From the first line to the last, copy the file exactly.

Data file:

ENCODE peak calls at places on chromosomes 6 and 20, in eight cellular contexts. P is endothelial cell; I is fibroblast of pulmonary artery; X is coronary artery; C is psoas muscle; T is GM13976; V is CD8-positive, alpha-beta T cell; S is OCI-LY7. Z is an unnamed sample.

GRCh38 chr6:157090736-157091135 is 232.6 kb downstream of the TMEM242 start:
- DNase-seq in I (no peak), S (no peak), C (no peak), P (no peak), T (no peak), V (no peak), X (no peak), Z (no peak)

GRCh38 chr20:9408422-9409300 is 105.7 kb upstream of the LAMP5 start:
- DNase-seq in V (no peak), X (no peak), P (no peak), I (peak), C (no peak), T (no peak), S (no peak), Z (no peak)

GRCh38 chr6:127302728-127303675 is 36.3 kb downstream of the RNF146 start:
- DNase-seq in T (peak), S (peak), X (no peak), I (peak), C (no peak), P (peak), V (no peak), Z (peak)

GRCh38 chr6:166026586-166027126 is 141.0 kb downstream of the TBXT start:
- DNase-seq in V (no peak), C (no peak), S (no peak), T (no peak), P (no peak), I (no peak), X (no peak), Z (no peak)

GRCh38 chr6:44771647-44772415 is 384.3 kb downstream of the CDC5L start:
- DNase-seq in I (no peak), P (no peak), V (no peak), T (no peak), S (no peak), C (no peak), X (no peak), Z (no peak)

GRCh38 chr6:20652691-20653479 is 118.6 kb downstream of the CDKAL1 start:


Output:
ENCODE peak calls at places on chromosomes 6 and 20, in eight cellular contexts. P is endothelial cell; I is fibroblast of pulmonary artery; X is coronary artery; C is psoas muscle; T is GM13976; V is CD8-positive, alpha-beta T cell; S is OCI-LY7. Z is an unnamed sample.

GRCh38 chr6:157090736-157091135 is 232.6 kb downstream of the TMEM242 start:
- DNase-seq in I (no peak), S (no peak), C (no peak), P (no peak), T (no peak), V (no peak), X (no peak), Z (no peak)

GRCh38 chr20:9408422-9409300 is 105.7 kb upstream of the LAMP5 start:
- DNase-seq in V (no peak), X (no peak), P (no peak), I (peak), C (no peak), T (no peak), S (no peak), Z (no peak)

GRCh38 chr6:127302728-127303675 is 36.3 kb downstream of the RNF146 start:
- DNase-seq in T (peak), S (peak), X (no peak), I (peak), C (no peak), P (peak), V (no peak), Z (peak)

GRCh38 chr6:166026586-166027126 is 141.0 kb downstream of the TBXT start:
- DNase-seq in V (no peak), C (no peak), S (no peak), T (no peak), P (no peak), I (no peak), X (no peak), Z (no peak)

GRCh38 chr6:44771647-44772415 is 384.3 kb downstream of the CDC5L start:
- DNase-seq in I (no peak), P (no peak), V (no peak), T (no peak), S (no peak), C (no peak), X (no peak), Z (no peak)

GRCh38 chr6:20652691-20653479 is 118.6 kb downstream of the CDKAL1 start: